Women in business

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The Independent Online

If you find yourself as a women having a tough time in business, you certainly won't be alone. Statistically women are still professionally disadvantaged in comparison to their male counterparts, with lower salaries and less chances of promotion. But for black and Asian women this difficulty can become a "double-whammy" according to recent findings by the Equal Opportunities Commission (EOC).

The EOC have released figures which show that despite the high ambitions of young afro-Caribbean, Pakistani and Bangladeshi women, these expectations are not realised in the workplace. "According to the new research, young Pakistani, Bangladeshi and Black-Caribbean women are almost three to four times more likely than white women to take a job at a lower level than the one they are qualified for," says a spokesperson from the EOC. "And of those seeking work, young Pakistani and Bangladeshi women are between three and four times, and Black Caribbean women two times, more likely to be unemployed than white women. For graduates the figures are worse still - Pakistani and Bangladeshi women graduates are around five times more likely, and Black Caribbean women graduates almost three times more likely to be unemployed than their white counterparts."

Not only are black and minority ethnic (BME) women statistically disadvantaged in pay and employment, they're disadvantaged in the type of work they're going into as well. BME women are disproportionately employed in the "four Cs" of traditionally low-paid and lower-skilled jobs - catering, care work, childcare and clerical. This kind of work tends to come bottom of the income bracket, and is less likely to offer the chance to gain accredited qualifications associated with higher earning jobs.

Lack of stability in the workplace is also an issue. "Black and Asian women are more likely to be working in temporary, less secure forms of employment than white women," says Liz Chinchen, TUC spokesperson. "Official statistics show that 9.4 per cent of black women and 8.3 per cent of Asian women, compared to just 5.7 per cent of white women, are on fixed term contracts or working as temps with an employment agency."

Brendan Barber, TUC general secretary, feels the research is a damning indictment of discrimination in the workplace: "Although black and Asian women have come a long way at work, employer attitudes and prejudices are still holding them back," says Barber. "Faced with a double-whammy of discrimination because of their gender and their colour, it's no small wonder that true equality at work is still some years away."

So what can be done to redress the balance? The TUC believes that greater access to training, childcare facilities, as well as dedicated time from union reps to specifically address the issue in their workplaces. Other groups argue that making young BME women aware of the opportunities available to them, and providing positive role models is a vital step.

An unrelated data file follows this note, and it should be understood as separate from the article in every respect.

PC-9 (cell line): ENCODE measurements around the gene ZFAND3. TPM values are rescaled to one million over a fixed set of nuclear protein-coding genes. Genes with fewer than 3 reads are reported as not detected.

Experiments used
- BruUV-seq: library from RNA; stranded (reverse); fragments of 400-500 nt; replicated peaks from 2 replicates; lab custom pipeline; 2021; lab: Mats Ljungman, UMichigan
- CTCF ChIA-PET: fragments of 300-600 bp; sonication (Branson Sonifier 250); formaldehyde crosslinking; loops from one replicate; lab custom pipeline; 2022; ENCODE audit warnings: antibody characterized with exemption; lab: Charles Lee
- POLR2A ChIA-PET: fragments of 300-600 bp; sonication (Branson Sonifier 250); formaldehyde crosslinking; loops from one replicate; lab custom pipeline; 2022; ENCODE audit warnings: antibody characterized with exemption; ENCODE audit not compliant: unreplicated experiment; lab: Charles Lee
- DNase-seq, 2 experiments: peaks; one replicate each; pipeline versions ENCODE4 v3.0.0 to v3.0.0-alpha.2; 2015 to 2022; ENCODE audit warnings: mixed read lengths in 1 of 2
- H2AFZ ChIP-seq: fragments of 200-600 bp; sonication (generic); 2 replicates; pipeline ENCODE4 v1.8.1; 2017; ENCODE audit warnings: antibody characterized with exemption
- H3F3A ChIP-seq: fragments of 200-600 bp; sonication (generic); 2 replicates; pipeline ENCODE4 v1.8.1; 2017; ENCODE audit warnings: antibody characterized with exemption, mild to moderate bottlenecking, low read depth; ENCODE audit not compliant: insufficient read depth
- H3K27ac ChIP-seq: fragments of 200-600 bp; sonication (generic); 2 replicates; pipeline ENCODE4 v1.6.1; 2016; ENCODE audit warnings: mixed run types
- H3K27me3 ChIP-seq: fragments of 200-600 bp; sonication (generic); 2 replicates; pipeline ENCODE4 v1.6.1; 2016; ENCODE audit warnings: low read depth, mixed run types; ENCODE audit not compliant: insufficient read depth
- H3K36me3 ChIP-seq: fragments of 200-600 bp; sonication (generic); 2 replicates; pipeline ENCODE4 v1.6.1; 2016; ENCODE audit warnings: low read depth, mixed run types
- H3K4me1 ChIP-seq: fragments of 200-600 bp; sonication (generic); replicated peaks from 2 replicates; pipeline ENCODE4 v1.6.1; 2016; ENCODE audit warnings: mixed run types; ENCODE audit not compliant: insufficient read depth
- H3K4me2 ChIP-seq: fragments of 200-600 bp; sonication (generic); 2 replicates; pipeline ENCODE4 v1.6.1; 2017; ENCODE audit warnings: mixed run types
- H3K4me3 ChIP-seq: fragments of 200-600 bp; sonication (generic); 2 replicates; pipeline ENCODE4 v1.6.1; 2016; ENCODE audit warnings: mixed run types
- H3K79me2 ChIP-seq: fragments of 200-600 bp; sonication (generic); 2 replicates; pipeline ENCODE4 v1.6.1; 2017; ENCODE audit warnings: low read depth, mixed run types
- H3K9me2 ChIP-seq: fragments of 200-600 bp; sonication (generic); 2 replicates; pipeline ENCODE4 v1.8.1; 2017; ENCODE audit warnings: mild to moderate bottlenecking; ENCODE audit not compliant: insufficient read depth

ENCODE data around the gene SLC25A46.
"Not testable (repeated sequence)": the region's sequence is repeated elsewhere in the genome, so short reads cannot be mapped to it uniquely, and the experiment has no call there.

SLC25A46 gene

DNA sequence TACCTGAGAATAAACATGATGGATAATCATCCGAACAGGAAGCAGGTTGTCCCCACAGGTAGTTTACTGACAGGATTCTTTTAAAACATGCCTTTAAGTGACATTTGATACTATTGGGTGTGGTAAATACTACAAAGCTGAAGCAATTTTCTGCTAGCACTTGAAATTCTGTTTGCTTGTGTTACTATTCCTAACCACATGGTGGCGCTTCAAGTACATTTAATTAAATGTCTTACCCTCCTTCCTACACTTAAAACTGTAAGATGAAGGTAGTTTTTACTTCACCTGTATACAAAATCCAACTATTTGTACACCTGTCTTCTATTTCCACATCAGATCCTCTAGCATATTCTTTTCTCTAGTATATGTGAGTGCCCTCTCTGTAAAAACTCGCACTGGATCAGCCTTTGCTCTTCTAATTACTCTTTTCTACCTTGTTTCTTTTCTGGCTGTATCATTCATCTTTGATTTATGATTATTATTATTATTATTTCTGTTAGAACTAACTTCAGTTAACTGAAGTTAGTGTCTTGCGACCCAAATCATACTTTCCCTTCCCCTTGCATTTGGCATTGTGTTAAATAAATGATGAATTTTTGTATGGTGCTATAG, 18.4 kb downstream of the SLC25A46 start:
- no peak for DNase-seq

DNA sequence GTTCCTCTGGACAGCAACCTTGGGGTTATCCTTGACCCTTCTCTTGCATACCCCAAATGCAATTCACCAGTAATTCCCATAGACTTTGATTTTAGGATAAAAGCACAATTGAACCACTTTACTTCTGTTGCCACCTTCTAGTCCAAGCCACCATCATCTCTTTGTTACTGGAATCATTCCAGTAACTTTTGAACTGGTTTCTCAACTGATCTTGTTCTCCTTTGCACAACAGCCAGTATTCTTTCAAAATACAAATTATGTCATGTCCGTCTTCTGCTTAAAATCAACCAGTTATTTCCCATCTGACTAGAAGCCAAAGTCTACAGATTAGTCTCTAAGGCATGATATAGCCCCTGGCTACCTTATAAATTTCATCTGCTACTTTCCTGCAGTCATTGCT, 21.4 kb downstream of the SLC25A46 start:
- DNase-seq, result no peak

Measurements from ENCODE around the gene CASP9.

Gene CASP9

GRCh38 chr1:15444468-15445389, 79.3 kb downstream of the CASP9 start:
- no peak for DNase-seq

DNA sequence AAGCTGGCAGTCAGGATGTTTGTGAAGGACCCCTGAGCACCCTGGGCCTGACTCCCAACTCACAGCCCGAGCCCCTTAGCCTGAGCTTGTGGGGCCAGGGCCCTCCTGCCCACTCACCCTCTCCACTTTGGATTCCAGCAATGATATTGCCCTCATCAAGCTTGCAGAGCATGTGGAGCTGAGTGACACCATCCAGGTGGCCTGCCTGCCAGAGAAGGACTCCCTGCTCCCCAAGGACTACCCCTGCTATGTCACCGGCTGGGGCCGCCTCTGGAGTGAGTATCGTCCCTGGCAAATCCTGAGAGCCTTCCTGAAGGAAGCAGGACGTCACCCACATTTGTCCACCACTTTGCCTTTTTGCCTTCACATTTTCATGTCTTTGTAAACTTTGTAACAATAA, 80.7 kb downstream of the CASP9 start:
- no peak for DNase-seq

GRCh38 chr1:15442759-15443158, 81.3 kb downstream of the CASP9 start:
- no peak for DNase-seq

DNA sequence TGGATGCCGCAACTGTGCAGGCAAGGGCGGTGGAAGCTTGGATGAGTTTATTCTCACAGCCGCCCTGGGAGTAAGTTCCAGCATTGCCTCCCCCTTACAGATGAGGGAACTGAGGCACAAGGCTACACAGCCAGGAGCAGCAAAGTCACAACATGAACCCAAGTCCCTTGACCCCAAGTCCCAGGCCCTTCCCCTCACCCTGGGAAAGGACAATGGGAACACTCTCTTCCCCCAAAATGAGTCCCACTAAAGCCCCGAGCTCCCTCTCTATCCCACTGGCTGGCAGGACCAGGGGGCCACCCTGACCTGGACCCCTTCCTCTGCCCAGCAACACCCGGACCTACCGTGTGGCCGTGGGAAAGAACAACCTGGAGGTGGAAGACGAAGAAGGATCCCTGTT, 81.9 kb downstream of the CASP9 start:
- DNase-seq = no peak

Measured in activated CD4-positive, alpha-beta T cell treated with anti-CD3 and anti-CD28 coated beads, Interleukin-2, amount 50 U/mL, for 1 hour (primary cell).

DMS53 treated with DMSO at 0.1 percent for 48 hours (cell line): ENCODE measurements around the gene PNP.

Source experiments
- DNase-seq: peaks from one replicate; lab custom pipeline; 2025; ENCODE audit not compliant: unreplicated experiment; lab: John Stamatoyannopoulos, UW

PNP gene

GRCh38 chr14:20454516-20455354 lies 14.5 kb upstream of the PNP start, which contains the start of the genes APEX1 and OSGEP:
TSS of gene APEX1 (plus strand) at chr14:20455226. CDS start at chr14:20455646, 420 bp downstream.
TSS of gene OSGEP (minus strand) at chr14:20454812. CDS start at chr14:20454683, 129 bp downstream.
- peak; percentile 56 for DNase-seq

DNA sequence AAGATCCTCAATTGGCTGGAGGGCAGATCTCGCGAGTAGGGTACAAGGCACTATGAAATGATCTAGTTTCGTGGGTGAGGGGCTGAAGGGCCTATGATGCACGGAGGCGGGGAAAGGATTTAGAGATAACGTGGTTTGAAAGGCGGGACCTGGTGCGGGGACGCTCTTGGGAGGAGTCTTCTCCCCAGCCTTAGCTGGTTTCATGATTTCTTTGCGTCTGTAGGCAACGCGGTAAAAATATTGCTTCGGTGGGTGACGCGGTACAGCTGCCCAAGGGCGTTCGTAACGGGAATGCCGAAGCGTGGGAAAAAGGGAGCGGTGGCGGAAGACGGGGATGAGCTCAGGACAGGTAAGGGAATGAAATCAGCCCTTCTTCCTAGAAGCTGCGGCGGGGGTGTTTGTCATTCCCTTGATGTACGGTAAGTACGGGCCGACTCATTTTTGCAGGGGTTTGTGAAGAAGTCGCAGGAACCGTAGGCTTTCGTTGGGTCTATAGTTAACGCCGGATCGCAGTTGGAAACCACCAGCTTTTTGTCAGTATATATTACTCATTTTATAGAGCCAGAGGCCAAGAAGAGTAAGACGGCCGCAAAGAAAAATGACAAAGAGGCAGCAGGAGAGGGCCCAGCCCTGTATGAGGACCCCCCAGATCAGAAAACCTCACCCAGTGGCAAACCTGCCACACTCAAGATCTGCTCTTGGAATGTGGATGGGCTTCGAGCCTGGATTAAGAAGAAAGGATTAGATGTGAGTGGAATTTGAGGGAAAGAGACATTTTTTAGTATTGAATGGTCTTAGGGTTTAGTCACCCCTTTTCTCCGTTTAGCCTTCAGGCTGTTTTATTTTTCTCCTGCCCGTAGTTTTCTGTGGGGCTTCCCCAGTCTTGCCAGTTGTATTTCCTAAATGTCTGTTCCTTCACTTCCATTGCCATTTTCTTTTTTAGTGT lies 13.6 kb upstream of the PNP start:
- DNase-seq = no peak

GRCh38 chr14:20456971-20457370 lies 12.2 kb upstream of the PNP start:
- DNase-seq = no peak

Jessica Huie is the force behind ColorBlind Cards, a greeting cards company manufacturing products depicting black, mixed race, and Asian children. As a young mixed race women herself, Jess feels the lack of representation of ethnic groups can have a profound effect on children. "As a frizzy haired child growing up, I desperately wanted to look like Barbie," says Huie. "And I wonder if part of this was down to a lack of aspirational images I could relate to. As a mixed race mother of a black child, I found it impossible to find a greeting card which depicted beautiful black, mixed race or Asian children. In today's multicultural society it is imperative that all children have access to images which represent them and help instil self confidence and self worth."

Another important factor currently being addressed by the EOC is the sheer complexity of the issue. Young ethnic women are by no means a homogenous group, and the tendency of research to report on them as such can be confusing and even damaging. The experiences of a Chinese women growing up in London, for example, can hardly be compared with the experiences of a young Pakistani women in Bradford. In order to properly address the needs and concerns of these different groups, it is vital that the various issues are treated with the complexity by which they are characterised.

And despite another apparently negative round of research, things really are changing for the better for black and minority ethnic women. "There are some really good support networks out there, and the evidence suggests that this is a very entrepreneurial group," says Tania Salahuddin, who is the BME enterprise campaigner for the government-led Make Your Mark campaign. "I think people's expectations and ambitions are changing for the better and we need to work to supply positive role models."

The old-stereotypes of care work and public sector roles are changing too, as increasing numbers of BME women break into diverse employment fields from landscape gardening to law. "Young women must not be dismayed by the statistics out there," says Ranjit Dhindsa, partner in the employment team at Reed Smith "The business world is much more international than ever before. You have more of an advantage than you think, and there's a place for everyone at the party!"